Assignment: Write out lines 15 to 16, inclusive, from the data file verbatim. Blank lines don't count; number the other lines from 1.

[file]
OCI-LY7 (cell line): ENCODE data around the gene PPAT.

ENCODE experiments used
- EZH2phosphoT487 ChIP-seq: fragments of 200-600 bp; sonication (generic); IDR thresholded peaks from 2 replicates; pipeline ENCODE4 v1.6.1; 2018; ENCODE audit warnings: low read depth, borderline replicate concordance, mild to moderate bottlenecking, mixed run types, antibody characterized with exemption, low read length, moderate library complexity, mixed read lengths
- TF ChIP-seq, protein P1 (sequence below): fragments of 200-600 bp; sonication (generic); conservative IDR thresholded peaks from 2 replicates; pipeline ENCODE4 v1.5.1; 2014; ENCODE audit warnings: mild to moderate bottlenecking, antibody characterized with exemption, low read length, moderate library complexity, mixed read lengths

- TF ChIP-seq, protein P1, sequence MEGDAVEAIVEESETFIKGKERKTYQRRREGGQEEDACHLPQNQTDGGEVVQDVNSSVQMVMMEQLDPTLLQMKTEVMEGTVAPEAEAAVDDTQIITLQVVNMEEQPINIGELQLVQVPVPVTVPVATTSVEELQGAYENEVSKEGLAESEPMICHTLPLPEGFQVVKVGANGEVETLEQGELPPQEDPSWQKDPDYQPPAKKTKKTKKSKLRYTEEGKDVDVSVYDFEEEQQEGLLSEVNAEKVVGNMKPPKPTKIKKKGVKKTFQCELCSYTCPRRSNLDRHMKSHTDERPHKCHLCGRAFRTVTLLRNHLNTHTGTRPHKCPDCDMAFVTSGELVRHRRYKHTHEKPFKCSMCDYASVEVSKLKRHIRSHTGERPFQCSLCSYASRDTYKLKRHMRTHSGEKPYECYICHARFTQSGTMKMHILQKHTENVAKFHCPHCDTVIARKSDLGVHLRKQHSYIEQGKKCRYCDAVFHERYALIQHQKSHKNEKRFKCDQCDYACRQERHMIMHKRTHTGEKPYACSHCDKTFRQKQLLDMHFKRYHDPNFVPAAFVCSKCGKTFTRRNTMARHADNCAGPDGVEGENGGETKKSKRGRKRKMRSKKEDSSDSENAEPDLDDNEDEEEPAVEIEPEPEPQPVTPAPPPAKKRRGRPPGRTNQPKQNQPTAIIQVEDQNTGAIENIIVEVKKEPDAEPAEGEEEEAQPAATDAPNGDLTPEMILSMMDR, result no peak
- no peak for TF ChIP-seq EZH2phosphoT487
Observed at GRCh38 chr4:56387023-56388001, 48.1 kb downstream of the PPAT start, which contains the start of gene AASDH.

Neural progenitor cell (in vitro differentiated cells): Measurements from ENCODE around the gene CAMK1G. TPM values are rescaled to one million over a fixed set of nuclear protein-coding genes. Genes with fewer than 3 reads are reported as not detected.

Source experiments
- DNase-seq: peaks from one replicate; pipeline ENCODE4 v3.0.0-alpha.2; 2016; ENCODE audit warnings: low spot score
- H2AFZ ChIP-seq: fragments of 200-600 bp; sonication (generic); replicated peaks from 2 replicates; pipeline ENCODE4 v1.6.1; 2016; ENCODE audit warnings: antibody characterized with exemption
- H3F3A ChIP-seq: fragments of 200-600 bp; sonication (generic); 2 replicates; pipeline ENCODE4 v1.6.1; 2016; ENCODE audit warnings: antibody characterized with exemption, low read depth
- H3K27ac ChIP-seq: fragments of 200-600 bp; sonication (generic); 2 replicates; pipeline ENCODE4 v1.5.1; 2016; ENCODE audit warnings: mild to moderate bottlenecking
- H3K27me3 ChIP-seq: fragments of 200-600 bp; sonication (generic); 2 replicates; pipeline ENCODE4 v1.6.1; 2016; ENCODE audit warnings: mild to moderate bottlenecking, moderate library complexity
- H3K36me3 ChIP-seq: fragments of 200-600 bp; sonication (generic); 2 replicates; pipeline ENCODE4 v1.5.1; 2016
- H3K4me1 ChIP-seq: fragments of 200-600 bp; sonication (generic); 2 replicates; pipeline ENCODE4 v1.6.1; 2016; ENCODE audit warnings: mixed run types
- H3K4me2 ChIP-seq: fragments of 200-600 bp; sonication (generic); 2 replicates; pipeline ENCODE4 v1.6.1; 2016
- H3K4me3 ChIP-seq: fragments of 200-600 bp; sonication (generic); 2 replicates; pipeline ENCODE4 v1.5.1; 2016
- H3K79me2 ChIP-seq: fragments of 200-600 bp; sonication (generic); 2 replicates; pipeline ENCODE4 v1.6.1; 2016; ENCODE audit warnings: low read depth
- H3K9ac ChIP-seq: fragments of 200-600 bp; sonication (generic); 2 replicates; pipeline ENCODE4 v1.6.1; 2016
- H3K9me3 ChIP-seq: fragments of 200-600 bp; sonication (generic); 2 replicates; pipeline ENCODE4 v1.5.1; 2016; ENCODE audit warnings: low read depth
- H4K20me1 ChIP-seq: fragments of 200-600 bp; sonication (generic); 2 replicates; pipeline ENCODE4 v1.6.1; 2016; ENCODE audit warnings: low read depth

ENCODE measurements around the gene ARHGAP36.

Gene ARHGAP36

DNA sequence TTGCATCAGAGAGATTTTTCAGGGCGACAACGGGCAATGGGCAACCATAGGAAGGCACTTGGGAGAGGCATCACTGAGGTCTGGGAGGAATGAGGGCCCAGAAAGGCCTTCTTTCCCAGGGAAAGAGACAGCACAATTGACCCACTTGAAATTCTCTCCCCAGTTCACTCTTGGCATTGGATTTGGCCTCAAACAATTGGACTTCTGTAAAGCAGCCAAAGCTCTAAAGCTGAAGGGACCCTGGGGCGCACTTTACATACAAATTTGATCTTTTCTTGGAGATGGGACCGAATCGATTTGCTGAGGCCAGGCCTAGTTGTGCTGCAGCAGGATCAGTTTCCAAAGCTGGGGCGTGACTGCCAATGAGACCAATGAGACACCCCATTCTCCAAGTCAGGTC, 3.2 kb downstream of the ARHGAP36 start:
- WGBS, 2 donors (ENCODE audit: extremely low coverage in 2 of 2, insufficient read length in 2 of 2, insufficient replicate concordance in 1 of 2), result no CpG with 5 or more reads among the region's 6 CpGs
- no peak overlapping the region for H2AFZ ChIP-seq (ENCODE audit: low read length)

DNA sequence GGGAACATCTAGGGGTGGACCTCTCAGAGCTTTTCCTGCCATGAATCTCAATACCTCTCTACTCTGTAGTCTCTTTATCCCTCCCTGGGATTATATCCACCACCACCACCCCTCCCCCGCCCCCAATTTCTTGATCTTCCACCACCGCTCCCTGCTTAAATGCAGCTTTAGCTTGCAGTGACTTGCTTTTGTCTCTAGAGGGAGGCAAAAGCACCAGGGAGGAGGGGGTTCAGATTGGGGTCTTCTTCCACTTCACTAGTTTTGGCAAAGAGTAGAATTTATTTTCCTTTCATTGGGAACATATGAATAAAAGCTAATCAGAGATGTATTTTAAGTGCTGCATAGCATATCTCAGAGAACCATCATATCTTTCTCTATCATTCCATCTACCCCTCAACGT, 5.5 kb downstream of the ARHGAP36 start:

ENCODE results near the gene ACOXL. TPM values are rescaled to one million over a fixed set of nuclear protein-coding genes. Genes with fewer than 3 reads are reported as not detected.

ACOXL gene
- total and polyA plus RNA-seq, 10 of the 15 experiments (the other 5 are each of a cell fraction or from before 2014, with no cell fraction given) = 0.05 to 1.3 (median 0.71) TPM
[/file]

- H3K36me3 ChIP-seq: fragments of 200-600 bp; sonication (generic); 2 replicates; pipeline ENCODE4 v1.5.1; 2016
- H3K4me1 ChIP-seq: fragments of 200-600 bp; sonication (generic); 2 replicates; pipeline ENCODE4 v1.6.1; 2016; ENCODE audit warnings: mixed run types